Playing as Others

Playing as Others

Theology and Ethical Responsibility in Video Games

by Benjamin J. Chicka

Imprint: Baylor University Press

235 Pages, 6.00 x 9.00 x 0.00 in, 6 b&w photos

  • Hardcover
  • 9781481315463
  • Published: October 2021

$44.99

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No contemporary form of pop culture has as large a social impact as video games, an entertainment industry whose yearly revenues continue to rise. Gamergate rocked the gaming industry when isolated incidents of male gamers threatening female game developers and critics grew into a sustained campaign of harassment against minorities and the historically marginalized. These events negatively revealed the political, ethical, and theological meaning latent within video games and gaming communities, but constructive reactions to the situation showed that video game creators and consumers were interested in thinking about games differently. In the wake of Gamergate, the voices of those marginalized and ignored as the "other" became louder, and alternative gaming experiences reflecting their perspectives more commonplace.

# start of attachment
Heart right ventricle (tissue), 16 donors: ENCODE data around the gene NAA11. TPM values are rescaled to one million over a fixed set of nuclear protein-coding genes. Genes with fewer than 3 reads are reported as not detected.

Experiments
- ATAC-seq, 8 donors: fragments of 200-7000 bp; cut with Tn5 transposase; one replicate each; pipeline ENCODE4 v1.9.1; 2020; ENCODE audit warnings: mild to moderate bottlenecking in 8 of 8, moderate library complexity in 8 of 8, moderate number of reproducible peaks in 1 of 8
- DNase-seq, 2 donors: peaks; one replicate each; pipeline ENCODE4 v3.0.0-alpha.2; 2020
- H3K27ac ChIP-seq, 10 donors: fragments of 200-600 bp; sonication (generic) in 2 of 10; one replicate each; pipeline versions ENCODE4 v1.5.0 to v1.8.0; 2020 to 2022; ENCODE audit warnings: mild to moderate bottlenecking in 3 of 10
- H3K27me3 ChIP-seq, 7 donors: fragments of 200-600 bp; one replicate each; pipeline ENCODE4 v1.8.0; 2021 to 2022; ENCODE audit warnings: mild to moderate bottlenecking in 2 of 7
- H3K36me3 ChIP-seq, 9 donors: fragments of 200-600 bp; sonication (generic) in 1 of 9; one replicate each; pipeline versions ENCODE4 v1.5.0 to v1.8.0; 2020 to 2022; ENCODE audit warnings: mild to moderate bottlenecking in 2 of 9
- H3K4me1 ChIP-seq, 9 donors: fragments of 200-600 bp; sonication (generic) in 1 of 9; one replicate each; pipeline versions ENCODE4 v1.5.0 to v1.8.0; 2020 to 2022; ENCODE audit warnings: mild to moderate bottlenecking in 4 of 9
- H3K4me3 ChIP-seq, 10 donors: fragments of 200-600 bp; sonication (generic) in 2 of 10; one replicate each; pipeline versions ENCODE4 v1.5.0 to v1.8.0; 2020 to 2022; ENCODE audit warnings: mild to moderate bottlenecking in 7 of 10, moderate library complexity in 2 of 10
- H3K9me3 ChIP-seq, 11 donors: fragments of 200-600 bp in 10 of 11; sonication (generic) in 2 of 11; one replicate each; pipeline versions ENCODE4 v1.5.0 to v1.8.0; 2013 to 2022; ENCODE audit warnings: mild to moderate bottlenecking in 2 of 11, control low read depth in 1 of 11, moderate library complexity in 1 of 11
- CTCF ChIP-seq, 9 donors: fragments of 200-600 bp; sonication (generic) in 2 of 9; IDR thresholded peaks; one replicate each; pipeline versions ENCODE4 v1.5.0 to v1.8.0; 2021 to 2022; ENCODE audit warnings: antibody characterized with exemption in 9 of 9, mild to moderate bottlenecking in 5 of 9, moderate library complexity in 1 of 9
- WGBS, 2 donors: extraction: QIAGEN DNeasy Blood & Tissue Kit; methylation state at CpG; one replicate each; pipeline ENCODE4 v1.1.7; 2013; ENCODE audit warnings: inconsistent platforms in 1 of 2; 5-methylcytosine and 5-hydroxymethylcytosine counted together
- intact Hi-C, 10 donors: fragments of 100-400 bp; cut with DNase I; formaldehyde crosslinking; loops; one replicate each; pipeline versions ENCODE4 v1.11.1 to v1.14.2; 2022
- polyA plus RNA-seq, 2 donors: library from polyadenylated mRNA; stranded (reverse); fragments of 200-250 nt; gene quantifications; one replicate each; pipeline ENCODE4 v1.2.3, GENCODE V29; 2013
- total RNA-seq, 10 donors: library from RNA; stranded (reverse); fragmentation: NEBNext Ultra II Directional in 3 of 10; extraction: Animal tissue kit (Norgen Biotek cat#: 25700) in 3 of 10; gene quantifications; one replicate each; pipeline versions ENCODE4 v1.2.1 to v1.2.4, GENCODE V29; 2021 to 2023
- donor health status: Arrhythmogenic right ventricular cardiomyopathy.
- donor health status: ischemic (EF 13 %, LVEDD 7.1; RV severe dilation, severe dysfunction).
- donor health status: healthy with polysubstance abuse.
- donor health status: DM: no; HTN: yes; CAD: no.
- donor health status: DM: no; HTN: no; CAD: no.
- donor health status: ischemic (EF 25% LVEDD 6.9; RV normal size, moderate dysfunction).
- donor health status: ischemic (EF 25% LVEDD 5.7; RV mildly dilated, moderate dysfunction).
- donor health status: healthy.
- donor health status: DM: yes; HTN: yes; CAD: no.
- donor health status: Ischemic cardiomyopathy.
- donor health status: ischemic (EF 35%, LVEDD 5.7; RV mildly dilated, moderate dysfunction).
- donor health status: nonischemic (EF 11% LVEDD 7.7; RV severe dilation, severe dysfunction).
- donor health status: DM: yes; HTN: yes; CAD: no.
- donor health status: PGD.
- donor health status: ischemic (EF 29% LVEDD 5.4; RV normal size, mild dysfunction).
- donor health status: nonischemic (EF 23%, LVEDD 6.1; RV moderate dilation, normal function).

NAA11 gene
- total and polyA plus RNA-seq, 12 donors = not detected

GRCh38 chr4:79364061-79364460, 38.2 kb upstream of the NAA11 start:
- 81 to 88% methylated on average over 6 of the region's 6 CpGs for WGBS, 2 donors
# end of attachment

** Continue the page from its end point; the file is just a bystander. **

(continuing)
Playing as Others traces the development of video game culture in response to marginalization and explores the ways in which the content of video games can generate theological insight and positive ethical impact. Benjamin Chicka shows how the interactivity and compelling narratives provided by emerging styles of video games can provide powerful lessons in listening to, accepting, and helping those often harmed or outright neglected by society. Bringing Paul Tillich's theology of culture into conversation with Emmanuel Levinas' ethical concept of responsibility toward the other, Chicka shows that video games as art form aid in the overcoming of estrangement.

If culture, art, and technology have the power to reveal divine depth, video games offer a unique opportunity to foster redemptive face-to-face encounters in a way that is impossible for even the most practical discussions of philosophy and theology. With their fully formed characters and morally challenging stories, the games considered here, such as Gone Home; Papers, Please; and 1979 Revolution: Black Friday, can become a means to personal fulfillment and a desire for justice. For nonmarginalized players, virtual encounters are opportunities to listen to the call of the other and carry that lesson into the real world.